The plot moves rather slowly for a good portion of the first half. that’s because it’s just taking it’s time setting up the characters and waiting for clooney and blanchet to reconnect. only when they finally do, it’s really not such a big deal. she brushes him off, and basically ignores him, because she’s got a new life now and other things on her plate.
tully ends up dead, and that’s the psycho element right there. up until now he has really been the main character. we’ve followed him into scenes with lena and into private meetings with military officials. we’ve watched him smuggle things and attempt to make deals with dangerous people. and when he washes up on the riverbanks with a bullet in him, it’s a move that shocks the audience. not quite as much as it did in psycho when marion crane ended up dead halfway into the movie. that was such a unique move because she was really the only main character in the movie. we didn’t know who we were going to spend the rest of the film following. here, in The Good German, it seems obvious that we will now start following the clooney character, jake, and that’s exactly what happens.
the movie now becomes a bit of a mystery with jake trying to put the pieces together to figure out who killed tully and why. the problem is there are lots of people who might have killed him, based on the deals he was involved in, and the reasons why don’t seem to matter. maybe they didn’t want to pay him for work he did, for example. still, jake gets his friend and investigating officer, lelan orser, to look into it. the russians are trying to cover it up and nobody seems to care. jake has other ideas.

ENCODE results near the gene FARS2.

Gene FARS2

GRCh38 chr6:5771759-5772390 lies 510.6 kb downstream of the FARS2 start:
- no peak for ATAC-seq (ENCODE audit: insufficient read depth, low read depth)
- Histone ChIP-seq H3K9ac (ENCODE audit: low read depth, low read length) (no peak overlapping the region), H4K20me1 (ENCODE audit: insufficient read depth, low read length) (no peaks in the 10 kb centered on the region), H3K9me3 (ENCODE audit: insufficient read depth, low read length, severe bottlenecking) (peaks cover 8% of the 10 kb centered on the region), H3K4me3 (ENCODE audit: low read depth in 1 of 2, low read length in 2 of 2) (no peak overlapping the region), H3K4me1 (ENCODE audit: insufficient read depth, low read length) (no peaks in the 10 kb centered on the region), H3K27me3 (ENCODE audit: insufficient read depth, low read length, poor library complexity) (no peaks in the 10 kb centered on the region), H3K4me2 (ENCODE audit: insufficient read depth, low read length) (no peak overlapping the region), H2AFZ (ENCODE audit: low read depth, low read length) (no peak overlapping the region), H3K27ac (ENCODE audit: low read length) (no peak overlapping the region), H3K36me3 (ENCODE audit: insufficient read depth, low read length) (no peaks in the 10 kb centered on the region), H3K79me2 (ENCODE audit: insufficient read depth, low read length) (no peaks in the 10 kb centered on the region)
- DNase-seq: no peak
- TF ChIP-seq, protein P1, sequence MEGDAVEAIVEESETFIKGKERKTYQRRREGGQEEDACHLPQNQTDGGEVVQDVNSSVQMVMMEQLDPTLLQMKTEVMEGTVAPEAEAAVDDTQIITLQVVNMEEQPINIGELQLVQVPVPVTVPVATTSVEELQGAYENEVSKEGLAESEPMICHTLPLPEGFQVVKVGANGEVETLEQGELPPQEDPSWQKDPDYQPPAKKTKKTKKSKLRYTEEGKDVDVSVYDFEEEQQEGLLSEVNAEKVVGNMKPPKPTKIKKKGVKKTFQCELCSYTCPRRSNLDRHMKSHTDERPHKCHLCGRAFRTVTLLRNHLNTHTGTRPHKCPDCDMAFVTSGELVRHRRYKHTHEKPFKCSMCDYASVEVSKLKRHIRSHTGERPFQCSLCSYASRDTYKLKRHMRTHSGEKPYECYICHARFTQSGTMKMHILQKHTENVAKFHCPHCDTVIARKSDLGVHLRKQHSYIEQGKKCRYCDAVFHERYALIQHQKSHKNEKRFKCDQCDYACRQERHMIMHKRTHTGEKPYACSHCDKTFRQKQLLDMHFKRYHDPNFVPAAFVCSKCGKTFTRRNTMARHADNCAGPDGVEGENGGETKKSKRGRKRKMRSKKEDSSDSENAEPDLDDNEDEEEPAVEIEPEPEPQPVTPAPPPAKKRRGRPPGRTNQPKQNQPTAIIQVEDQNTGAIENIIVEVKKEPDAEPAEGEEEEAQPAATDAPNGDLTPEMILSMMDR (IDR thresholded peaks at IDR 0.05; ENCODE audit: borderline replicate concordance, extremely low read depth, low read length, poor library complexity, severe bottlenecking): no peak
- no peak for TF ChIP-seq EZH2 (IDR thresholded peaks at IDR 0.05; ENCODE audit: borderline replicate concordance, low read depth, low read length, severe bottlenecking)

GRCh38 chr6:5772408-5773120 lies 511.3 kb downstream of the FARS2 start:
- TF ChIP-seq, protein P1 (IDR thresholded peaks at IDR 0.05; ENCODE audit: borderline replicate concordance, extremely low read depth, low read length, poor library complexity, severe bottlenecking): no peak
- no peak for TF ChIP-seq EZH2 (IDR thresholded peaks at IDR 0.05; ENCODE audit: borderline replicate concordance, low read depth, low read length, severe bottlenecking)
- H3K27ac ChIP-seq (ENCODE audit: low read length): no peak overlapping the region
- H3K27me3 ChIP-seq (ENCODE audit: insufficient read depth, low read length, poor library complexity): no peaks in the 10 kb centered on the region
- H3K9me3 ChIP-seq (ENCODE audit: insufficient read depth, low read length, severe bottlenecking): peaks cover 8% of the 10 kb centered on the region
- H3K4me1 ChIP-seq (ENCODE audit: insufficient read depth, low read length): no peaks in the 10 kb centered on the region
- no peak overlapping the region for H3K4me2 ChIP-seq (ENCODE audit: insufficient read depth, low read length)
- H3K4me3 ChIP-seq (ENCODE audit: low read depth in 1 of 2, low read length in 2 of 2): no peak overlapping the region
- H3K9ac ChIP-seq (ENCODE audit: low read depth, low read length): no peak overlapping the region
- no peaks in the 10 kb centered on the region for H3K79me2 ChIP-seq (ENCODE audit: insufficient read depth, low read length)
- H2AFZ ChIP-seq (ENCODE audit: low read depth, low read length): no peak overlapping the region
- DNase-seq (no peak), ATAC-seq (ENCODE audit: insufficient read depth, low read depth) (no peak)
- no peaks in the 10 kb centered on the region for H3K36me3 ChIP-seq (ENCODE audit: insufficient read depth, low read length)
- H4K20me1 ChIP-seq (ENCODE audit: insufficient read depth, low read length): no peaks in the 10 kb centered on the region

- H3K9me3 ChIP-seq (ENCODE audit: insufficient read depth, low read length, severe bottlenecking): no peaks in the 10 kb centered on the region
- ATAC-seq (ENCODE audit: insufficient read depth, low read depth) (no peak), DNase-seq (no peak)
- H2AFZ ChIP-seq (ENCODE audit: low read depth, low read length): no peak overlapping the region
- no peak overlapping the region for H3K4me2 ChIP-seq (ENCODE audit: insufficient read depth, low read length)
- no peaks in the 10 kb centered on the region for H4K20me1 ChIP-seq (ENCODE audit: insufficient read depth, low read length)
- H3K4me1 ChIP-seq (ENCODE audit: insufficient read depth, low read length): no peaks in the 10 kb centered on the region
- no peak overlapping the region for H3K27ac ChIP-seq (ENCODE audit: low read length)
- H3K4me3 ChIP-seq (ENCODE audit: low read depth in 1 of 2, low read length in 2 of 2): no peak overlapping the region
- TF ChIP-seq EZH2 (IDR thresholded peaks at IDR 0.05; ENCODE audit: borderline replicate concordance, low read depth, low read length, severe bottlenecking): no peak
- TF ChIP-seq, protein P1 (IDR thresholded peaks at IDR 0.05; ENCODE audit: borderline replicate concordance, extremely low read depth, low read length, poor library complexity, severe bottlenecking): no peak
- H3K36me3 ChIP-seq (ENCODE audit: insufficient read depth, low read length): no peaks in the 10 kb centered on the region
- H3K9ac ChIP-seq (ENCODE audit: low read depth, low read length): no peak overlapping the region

as the movie goes on, we learn that lena has a secret and that this secret has actually defined the person she has become. her whole life revolves around it, and so does the second half of the movie. but it’s not really such a big deal. and now jake takes over for what tully was trying to do for her, which is to get her out of berlin. the movie is so obvious in it’s attempts to copy casablanca that it even ends with an airport runway scene, with the two romantic leads dressed in hats and trench coats, as they stand with each other in the rain. it’s a little too much of a copy.
the movie does have a somewhat interesting plot, and should be applauded for its creativity in going to such great pains to capture the look and feel of a movie from the forties. but the plot is way too complex and the pacing is certainly too slow. it’s not that the movie feels boring at any time, it’s just that the plot is so confusing and has so many strands that it’s hard for us to keep focussed on what’s important. it’s a movie that puts style above substance and that’s a grave mistake. the plot is always the absolute most important thing about the movie. if the plot is weak then the movie is weak. in The Good German, it’s not that the plot is weak, but just that it isn’t told clearly at all. that becomes a major problem. it’s just an okay movie. nice to look at, but easy to get lost or just stop caring about the storyline.